Postcards

Rose Huynh, senior arts & performance major, spent her fall 2004 semester studying abroad in Italy.



Ciao, ragazzi! To finish up my Arts & Performance degree, I seized the opportunity to take my remaining six hours off-campus & headed to Rome, Italy . And what better place to take a history & art history course than the most well-known city that holds the most of it?

I began my fall semester journey with a 3-day stopover in London, England. It was cold & rainy, & not to mention, quite expensive. We received a wonderful tour of the city with plenty of time to explore it on our own.

From London I flew to Florence, Italy for my 3-weeks of intensive Italian language preparation. During this month, I went on endless tours of great museums & churches. I also made trips to such places as Venice, Ravenna, Siena, Fiesole, & Pisa - all of which were wonderful to visit.

From Florence, I transferred to Rome, Italy for the rest of the fall semester. I began classes in "Conversational Italian," "Rome Through the Ages," & "Art of the Italian Renaissance." The best part of these courses was that most of the time, sessions were held on-site - so I could be having a lecture given right inside the Coliseum, Pantheon, or the Vatican. During my time in Rome, I made such visits to places like Orvieto, Ostia , Naples, Pompeii, Tivoli, Tarquinia, & Perugia .

In Rome, I lived with 4 other girls in a gorgeous & spacious Italian apartment close to the famous market in the Campo di Fiori. I had an amazing time getting to know so many students in the program from all across the nation, as well as making a few Italian friends. I got to explore Rome almost to its fullest, making sure to taste all the tastes & see all the major, & not so major, sites. It was an awesome experience to live in the Italian culture - learning their language, history, & lifestyle.

I ate panini, pizza, & pasta (with a glass of wine, of course) everyday while in Rome . The best part about it? The freshness of the breads, meats, & cheeses are unbelievable. The majority of Italians, especially those who live in the city, know quite a bit of English. So, getting by with basic Italian knowledge is not a problem. Everywhere you go, you are surrounded by history in so many forms. "Julius Caesar was killed right over there, & here you have a bridge designed by Michelangelo."

And my most favorite part of my study abroad trip to Rome is the Italian way of living. Unlike the rush of everyday life here in Dallas, Italians like to take their time with everything. Most days are spent with short amounts of time working, lots of time eating, & the rest, enjoying walks along the streets of Rome .

 

Ahh, how I will always miss Rome...

Amir Hossein Shakouri, an undergraduate arts and humanities major, shares his experiences while studying in Florence, Italy, during the Fall 2004 semester.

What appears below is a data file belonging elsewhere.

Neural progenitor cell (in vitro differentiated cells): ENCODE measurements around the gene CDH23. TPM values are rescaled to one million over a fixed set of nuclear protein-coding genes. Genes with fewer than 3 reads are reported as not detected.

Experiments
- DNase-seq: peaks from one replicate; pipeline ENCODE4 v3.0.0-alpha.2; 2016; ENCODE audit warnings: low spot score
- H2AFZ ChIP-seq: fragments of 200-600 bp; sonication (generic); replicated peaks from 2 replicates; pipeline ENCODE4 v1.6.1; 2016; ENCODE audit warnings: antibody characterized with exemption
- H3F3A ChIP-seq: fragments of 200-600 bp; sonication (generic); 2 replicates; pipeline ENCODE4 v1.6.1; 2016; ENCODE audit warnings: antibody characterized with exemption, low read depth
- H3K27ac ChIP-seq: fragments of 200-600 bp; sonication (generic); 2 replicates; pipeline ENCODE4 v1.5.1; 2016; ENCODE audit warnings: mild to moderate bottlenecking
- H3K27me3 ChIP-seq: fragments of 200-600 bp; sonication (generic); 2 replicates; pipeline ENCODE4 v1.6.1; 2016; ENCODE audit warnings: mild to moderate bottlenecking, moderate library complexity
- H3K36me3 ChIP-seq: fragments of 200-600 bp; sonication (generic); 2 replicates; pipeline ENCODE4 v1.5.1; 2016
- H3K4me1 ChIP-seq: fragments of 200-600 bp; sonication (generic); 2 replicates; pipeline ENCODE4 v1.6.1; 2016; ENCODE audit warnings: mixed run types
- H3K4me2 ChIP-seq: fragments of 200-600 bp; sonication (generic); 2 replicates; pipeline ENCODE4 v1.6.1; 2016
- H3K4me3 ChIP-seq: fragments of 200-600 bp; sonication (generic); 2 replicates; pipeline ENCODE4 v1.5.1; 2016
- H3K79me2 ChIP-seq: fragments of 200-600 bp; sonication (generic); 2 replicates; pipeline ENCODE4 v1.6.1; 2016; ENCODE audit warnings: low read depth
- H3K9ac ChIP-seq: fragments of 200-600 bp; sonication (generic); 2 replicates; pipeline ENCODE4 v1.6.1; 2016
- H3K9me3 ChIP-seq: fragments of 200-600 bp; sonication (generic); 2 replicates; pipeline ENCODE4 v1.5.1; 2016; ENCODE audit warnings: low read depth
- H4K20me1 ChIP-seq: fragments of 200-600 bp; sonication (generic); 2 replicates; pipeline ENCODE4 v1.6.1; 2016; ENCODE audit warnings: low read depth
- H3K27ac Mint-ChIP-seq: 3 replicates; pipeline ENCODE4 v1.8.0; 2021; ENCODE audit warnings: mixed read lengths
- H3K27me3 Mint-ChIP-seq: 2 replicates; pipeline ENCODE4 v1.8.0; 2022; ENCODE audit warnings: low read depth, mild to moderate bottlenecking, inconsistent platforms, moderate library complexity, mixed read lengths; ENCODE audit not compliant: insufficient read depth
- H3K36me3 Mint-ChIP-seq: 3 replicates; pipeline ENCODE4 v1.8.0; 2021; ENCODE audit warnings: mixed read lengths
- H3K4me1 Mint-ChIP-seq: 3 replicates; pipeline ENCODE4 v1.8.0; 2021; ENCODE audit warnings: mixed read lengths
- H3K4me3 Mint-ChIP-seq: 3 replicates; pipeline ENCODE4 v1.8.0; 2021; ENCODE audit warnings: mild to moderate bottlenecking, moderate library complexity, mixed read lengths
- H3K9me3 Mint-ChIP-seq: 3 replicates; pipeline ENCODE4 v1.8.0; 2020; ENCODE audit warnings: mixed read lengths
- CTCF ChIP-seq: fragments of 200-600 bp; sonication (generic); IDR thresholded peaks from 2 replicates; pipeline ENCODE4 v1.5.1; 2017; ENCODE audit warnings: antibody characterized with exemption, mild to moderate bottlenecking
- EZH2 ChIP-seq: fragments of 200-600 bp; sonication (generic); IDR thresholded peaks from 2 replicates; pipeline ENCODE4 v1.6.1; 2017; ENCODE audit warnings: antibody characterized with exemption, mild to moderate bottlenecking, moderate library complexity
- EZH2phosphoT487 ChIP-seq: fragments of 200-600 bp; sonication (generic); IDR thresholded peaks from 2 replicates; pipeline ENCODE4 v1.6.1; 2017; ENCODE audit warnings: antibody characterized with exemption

Ciao, amici! After studying Arts & Performance for a few years at UTD I decided that I wanted to get closer to the subject than old pictures in textbooks and slides projected on walls. After doing some research I got the process rolling, and before I knew it my bags were packed and I was off to Florence , Italy , the birthplace of the Renaissance.

Upon my arrival in Florence I was truly taken away by how beautiful the city actually was. The streets were all cobblestone, and the buildings were crammed along the sides of the narrow, winding streets. The city was always alive, full of people walking the streets and taking in the sights. It all seemed a little overwhelming at first, but it wasn't long before I learned the ropes and felt like I was Florentine. Thinking back on it now I realize that the most enjoyable things that I took for granted were the daily routines. I loved going to the neighborhood coffee shop and having my morning cappuccino before walking my daily route to the university: passing il Duomo, the giant cathedral of Florence, the street performers playing their guitars or violins, or eyeing ancient statues that always seemed to glare back at you. Even my classes seemed like something you would do for a hobby if you had some free time; I took studio drawing and painting, Leonardo da Vinci art history, and even some Italian language classes. Daily schedules usually consisted of going to world famous museums accompanied by incredible field trips (going to Rome to see Vatican City or a trip to Milan to see The Last Supper), and spending countless hours sketching statues and architecture from the city itself. We would usually end the days by meeting up with friends for dinner, a nightly ritual that could span a few hours and several courses of food. We were usually spoiled with true brick-oven pizzas, great pastas, and desserts, all of which was accompanied by some of the world's best wine.

One of the best reasons to study abroad is obviously the great opportunities for traveling. During my semester-long excursion I had a chance to visit all the places I had always dreamed of going: London , France , Belgium , Holland , Spain , and of course all over Italy ( Florence , Milan , Naples , Luca, Fiesole , Rome , Venice , Viareggio , Pisa , etc). At the end of it all I felt like I had visited every museum and cathedral in Europe, and summing up all of the semester's highlights seems impossible: the countless train rides across European countries, going to the top of the Eiffel Tower, walking through the Coliseum like a gladiator, hitting up the nightlife in Barcelona, taking a gondola ride in Venice, sunbathing on the Mediterranean coast, or even becoming fluent in a foreign language.